In some cases, these functions overlap, as when uplighting reflected from the bottom of branches and leaves (or downlighting out of trees and other overhead structures) serves to illuminate a pathway. Indeed, in most cases lighting takes all three of these functions into account simultaneously – although it’s safe to say that most of the visual drama comes from deliberate effect lighting.
As I see it, working with these functions even in basic terms is better than not providing any lighting at all. And as I’ve worked with these systems, I’ve come to feel more and more confident that I’m delivering real value that completes the package of services I offer my clients.
In some cases, I set up systems that imitate natural lighting, in effect bringing day to night. In these cases, I focus on two forms of lighting not mentioned above – that is, downlighting and backlighting.
With downlighting, I picture what a site looks like under a full moon, placing fixtures high up in trees to create subtle, shifting shadows on the ground and structures below. With backlighting, I picture a tree on the horizon with the sun setting behind it, creating a vivid silhouette against a bright background.
|This statue is quite fine by day, but with a thoughtful bit of uplighting against a background we deliberately left dark, it becomes the star of the show when the sun goes down.|
For other projects, however, my goal is not to mimic nature, but instead to create a whole new nighttime landscape. In this realm, you can take daytime’s five-foot-tall shrub and turn it into a tree by uplighting its shadow onto a tall, blank wall. Using this technique, you can take a piece of sculpture that’s basically hidden during the day and turn it into an evening focal point.
Similarly dramatic effects can be achieved by uplighting trees with interesting structures, such as Japanese Maples or Dogwoods. I’ve also shone spotlights across waterfalls to shadow the moving water on adjacent stonework. At the same time, I avoid uplighting waterfalls at all costs: This creates a “hot spot” on the water’s surface that detracts from the effect of lighting the falling water.
And again, there’s the possibility of combining approaches within single designs, mimicking nature while setting up special highlights. Personally, I lean more towards the latter than the former, but I still find myself climbing up to the tops of trees to place fixtures and set up moonlighting effects. (Actually, the moonlighting touch is almost irresistible where I live and work: When there’s snow on the ground, the appeal of light shining down through bare branches to cast rippling shadows across vast blankets of snow is impossible to ignore!)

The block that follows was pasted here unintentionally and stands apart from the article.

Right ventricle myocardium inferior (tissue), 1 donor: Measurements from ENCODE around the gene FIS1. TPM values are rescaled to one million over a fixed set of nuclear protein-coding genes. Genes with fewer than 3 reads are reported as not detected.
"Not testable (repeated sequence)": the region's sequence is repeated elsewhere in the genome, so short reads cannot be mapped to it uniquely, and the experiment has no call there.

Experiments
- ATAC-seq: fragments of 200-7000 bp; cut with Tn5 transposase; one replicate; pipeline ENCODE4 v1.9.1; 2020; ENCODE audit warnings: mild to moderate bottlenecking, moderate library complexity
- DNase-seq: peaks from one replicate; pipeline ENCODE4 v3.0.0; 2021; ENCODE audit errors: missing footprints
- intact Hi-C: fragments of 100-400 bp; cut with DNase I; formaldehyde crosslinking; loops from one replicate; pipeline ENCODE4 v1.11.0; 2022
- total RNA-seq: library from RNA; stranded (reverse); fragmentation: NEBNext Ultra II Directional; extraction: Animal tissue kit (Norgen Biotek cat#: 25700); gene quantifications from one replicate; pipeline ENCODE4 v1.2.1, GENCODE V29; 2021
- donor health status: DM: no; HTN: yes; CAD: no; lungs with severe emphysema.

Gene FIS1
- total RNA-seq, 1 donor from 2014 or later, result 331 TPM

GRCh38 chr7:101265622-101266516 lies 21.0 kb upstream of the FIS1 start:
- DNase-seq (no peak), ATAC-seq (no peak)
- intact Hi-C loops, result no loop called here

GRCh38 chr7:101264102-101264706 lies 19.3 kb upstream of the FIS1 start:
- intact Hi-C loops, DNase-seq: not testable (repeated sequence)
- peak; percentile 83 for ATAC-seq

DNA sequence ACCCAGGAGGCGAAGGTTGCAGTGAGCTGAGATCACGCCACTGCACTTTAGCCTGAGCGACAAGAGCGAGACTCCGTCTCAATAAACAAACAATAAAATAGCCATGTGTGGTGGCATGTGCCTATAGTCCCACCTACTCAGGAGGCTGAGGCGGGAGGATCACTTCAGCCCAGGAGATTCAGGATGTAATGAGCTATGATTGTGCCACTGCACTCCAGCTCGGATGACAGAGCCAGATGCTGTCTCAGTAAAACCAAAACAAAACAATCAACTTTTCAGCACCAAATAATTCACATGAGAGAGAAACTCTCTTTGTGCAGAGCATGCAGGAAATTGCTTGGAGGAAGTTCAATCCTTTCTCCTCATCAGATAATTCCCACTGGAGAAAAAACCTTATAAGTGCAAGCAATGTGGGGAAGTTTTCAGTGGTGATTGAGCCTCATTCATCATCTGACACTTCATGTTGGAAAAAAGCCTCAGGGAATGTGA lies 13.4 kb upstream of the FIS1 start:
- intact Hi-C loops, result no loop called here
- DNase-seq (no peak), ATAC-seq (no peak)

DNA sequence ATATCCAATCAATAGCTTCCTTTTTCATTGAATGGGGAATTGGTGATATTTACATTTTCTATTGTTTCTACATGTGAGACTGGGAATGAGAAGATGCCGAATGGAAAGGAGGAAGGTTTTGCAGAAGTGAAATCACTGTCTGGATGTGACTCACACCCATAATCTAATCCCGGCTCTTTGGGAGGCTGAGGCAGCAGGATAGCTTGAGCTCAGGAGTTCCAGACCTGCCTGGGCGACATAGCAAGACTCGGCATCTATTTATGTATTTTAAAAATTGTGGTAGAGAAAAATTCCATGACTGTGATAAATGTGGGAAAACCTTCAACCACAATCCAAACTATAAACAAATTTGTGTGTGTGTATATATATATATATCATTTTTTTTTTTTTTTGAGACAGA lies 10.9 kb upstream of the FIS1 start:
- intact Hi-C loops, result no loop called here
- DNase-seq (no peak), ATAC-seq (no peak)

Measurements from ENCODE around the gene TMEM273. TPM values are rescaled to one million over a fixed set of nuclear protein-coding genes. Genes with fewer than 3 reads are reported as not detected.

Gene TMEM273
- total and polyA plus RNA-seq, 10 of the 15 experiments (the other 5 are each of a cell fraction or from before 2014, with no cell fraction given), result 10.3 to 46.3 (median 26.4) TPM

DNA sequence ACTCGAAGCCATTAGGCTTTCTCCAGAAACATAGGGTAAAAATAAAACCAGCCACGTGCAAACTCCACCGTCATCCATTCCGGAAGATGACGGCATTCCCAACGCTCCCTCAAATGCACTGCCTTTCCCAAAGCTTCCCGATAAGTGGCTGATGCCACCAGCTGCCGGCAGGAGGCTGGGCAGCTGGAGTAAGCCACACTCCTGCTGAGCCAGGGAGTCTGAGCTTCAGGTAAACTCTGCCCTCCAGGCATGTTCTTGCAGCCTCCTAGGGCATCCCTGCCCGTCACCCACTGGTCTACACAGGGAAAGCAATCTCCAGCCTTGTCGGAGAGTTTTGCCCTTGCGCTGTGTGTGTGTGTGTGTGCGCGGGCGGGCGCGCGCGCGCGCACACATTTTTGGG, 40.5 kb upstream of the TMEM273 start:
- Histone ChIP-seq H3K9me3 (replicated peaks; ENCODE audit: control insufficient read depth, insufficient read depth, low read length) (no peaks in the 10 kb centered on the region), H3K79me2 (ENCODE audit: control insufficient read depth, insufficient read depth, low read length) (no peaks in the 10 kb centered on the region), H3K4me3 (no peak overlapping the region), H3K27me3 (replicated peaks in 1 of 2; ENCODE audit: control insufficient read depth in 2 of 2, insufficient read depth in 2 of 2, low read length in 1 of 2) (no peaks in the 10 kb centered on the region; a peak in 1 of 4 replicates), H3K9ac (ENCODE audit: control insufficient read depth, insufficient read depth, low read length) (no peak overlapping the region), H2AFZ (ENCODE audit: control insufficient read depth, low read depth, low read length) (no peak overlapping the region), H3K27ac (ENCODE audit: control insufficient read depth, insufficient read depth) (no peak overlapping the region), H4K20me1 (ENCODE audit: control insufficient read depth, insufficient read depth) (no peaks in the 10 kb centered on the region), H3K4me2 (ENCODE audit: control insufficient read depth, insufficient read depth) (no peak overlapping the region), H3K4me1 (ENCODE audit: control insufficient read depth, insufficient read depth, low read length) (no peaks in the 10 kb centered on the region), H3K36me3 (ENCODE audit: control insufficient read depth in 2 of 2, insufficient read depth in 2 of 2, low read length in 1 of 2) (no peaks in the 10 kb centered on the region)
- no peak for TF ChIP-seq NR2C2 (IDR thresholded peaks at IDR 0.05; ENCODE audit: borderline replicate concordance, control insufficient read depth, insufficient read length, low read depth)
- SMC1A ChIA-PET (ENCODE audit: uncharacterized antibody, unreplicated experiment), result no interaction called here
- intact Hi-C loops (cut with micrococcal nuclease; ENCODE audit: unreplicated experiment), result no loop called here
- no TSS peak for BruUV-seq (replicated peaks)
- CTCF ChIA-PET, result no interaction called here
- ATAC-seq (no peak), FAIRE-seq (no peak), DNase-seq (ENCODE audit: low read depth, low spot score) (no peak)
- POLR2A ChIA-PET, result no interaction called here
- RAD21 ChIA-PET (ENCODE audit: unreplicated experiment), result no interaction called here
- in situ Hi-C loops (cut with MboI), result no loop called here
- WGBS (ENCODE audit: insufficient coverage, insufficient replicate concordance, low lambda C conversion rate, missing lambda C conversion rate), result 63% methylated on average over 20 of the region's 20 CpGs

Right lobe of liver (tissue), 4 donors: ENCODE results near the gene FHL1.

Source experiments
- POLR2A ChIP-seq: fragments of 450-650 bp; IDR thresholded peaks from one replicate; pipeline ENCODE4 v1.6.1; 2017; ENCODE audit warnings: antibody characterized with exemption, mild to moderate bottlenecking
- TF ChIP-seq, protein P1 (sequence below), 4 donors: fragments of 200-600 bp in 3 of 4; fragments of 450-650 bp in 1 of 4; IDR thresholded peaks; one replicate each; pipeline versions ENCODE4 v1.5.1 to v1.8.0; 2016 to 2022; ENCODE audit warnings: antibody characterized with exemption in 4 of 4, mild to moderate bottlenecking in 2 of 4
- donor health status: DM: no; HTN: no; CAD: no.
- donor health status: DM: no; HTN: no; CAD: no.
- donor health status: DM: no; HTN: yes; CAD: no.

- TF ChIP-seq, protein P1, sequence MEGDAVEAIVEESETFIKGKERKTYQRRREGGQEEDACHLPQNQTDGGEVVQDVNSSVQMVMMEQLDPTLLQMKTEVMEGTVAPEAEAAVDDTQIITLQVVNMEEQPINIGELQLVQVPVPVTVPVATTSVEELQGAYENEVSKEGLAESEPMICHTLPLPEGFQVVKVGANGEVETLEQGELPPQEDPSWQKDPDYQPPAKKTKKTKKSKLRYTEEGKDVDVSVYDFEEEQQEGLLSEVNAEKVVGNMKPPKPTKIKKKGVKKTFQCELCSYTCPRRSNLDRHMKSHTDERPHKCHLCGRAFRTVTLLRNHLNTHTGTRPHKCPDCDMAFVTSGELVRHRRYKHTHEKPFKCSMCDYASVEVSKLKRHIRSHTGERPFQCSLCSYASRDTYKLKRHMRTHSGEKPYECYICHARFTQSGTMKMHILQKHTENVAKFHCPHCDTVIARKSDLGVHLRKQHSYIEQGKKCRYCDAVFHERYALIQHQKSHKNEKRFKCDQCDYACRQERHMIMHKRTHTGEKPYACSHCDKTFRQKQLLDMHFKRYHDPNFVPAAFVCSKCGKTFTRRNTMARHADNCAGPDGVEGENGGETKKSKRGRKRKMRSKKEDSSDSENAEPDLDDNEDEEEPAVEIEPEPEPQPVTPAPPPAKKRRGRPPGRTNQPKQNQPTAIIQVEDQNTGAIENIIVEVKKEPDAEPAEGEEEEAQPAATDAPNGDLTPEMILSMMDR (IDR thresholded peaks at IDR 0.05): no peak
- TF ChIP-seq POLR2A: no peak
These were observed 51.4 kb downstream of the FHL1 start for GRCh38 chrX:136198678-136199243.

So what do you need to know to start shaping light in the same way you do water and hardscape and landscape materials? For purposes of this discussion, let’s focus strictly on low-voltage lighting systems, which have come to dominate what I do because they are reliable, economical especially with respect to energy costs and well within the realm of most landscape installers’ capabilities. (Moreover, where I work these installations do not require working with a licensed electrician.)
For the most part, the low-voltage fixtures I work with fall into three categories: path lights, spotlights and specialty lights.
[ ] Path lights are used, as the name implies, to illuminate walkways and paths. In most cases, these fixtures are outfitted with simple bayonet-style or wedge bases for easy placement, and I use them to lend texture and interest. (In doing so, I always avoid lining fixtures up in the dreaded “runway effect” – unless, of course it appeals to my client. Like the awful “string of pearls” effect too often seen with stonework around watershapes, this is almost always a look to be studiously avoided.)
[ ] Spotlights are quite versatile and can be used for virtually any lighting purpose, whether it’s uplighting, downlighting, backlighting or highlighting. Generally speaking, these fall under the heading of effect lighting, but as mentioned previously, fixtures up in trees can serve a secondary function by lighting a path or seating area below.